There are many lively phrases and idioms with animals in them. Here I have compiled a list of phrases that are commonly used. There are a lot more out there that I haven’t heard of. And please let me know if you have encountered any.
curiosity killed the cat: being inquisitive about other people’s affairs may get you into trouble.
let cat out of the bag: reveal a secret carelessly or by mistake.
cat on the hot tin roof: It is used to describe someone who is in a state of extreme nervous worry. I actually haven’t seen anybody use this phrase, but it is a title of a play by Tennessee Williams. I have a DVD of a movie adapted from the play with Elizabeth Taylor and Paul Newman, but I haven’t watched it yet.
raining cats and dogs: raining unusually hard
cat people and dog people: The terms dog people and cat people refer to a person’s domesticated pet animal preference.
cat with nine lives: It is used to describe a person who keeps managing to get out of difficult or dangerous situations without being hurt or harmed.
doggy bag: a bag used by a restaurant customer or party guest to take home leftover food, supposedly for their dog.
dog eat dog: used to refer to a situation of fierce competition in which people are willing to harm each other in order to succeed.
let sleeping dog lie: avoid interfering in a situation that is currently causing no problems but might do so as a result of such interference.
You can’t teach an old dog new tricks: It is used to say that a person who is old or is used to doing things in a certain way cannot learn or does not want to learn a new way.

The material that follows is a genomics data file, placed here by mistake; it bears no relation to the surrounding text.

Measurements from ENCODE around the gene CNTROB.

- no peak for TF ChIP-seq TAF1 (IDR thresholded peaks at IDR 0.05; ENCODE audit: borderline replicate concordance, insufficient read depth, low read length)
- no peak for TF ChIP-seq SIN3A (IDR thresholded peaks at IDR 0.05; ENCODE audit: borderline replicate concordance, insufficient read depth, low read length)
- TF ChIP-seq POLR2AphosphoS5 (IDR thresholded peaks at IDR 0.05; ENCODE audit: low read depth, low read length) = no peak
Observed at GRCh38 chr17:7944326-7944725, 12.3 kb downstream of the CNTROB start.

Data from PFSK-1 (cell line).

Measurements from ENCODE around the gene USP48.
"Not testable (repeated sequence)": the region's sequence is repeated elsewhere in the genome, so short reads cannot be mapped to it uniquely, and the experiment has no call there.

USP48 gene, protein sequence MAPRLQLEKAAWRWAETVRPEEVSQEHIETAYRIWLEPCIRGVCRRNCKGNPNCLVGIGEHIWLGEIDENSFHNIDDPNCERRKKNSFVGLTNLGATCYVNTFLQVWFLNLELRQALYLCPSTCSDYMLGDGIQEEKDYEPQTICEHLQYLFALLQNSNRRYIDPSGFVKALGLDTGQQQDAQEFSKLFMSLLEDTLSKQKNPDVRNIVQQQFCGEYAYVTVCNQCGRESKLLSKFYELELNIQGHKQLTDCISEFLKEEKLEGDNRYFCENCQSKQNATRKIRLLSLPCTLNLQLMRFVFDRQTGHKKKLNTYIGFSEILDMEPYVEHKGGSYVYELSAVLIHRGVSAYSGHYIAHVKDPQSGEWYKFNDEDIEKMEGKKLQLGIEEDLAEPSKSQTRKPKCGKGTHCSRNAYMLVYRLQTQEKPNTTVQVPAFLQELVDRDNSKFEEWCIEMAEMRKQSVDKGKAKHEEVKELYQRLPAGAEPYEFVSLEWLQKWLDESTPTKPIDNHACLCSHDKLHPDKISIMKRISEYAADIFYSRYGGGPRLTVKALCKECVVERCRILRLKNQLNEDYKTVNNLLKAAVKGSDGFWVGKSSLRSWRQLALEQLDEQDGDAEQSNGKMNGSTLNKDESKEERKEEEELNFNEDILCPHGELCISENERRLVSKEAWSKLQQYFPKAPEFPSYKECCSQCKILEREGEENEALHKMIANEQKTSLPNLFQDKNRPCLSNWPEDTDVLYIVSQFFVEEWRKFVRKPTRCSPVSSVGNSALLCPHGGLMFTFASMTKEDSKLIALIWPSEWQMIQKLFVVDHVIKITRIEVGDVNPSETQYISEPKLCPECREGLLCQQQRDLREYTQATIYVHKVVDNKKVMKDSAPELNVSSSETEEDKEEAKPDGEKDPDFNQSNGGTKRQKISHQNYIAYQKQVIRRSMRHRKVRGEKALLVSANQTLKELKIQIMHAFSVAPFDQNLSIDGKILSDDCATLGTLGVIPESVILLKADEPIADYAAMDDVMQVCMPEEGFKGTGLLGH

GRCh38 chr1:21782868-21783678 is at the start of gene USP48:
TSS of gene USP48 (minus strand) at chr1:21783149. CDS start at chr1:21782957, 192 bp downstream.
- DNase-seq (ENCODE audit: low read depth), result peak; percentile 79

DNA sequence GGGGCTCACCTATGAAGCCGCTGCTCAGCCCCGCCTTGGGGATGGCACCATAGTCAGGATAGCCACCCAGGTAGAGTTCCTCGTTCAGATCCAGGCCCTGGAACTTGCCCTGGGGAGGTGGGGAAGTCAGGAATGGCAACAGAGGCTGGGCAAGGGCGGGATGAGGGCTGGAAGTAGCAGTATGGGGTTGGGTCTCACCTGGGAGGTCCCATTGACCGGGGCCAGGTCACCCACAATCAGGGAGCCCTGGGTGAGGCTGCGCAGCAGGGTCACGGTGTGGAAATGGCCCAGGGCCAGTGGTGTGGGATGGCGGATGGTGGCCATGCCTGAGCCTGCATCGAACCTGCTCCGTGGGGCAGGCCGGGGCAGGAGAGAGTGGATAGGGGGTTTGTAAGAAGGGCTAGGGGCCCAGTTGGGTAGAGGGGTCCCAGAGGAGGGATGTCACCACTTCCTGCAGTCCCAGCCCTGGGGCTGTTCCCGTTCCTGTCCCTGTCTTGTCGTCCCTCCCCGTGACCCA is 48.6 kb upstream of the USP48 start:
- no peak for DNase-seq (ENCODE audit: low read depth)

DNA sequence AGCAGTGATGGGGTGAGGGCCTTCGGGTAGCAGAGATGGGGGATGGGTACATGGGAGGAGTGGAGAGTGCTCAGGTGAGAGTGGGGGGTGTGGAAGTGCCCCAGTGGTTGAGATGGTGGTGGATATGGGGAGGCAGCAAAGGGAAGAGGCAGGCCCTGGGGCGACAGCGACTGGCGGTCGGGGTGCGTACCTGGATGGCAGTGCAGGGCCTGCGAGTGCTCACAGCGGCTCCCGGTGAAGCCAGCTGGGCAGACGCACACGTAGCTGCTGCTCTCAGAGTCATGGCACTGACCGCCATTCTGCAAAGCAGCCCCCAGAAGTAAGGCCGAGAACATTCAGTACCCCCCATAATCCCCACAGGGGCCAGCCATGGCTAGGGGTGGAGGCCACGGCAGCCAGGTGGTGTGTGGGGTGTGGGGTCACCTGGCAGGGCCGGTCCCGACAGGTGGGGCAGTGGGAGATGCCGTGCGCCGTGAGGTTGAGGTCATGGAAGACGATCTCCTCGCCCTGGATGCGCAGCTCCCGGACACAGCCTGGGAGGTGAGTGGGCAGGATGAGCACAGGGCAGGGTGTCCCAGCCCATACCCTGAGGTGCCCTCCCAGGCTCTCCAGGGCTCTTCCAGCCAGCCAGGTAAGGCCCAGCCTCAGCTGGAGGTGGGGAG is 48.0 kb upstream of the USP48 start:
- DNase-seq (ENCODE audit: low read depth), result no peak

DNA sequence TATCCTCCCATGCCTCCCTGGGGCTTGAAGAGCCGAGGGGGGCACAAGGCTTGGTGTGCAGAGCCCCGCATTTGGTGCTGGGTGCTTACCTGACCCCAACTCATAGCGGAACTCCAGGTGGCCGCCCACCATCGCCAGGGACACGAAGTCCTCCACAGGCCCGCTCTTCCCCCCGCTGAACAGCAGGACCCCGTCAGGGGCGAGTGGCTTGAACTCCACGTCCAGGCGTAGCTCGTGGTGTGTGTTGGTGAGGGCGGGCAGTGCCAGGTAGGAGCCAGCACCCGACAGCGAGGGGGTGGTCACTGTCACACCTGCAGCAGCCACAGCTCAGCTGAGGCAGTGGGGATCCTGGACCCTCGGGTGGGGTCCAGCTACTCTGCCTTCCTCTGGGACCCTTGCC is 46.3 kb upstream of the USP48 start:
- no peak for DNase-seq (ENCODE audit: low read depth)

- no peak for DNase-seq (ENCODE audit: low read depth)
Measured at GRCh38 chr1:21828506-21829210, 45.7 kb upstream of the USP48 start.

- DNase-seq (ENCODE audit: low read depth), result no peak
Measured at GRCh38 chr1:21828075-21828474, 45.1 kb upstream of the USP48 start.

puppy love: intense but relatively shallow romantic attachment, associated with adolescents.
work like a dog: put in a lot of effort
dogeared: (of an object made from paper) having the corners worn or battered with use.
underdog: a competitor thought to have little chance of winning a fight or contest.
top dog: a person who is successful or dominant in their field.
beat a dead horse: waste energy on a lost cause or a situation that cannot be changed.
rat race: a way of life in which people are caught up in a fiercely competitive struggle for wealth or power.
wild goose chase: a foolish and hopeless pursuit of something unattainable.
big fish in a pond: a person who is very well known or important in a small group of people but who is not known or important outside that group
happy as a clam: very happy. I don’t quite understand this phase since I can’t seem to comprehend why clam should be singled out to be the symbol of happiness.
horseplay: rough, boisterous play.
high horse: If you say someone is on his high horse, it means that he will behave as though he’s superior to everyone around him, almost like a haughty king riding his horse past his lowly subjects
the elephant in the room: a major problem or controversial issue that is obviously present but avoided as a subject for discussion because it is more comfortable to do so.
the lion’s share: the largest part of something.
pig-headed: stupidly obstinate.
a can of worms: to create a complicated situation in which doing something to correct a problem leads to many more problems.
butterflies in the stomach: If you have butterflies in your stomach or have butterflies, you are very nervous or excited about something.
cold turkey: “Cold turkey” refers to the abrupt cessation of a substance dependence and the resulting unpleasant experience, as opposed to gradually easing the process through reduction over time or by using replacement medication. It also means in a sudden and abrupt manner, like in here–“many banks have cut commercial builders off cold turkey”.
cash cow: a business, investment, or product that provides a steady income or profit.
kill two birds with one stone: to achieve two things by doing a single action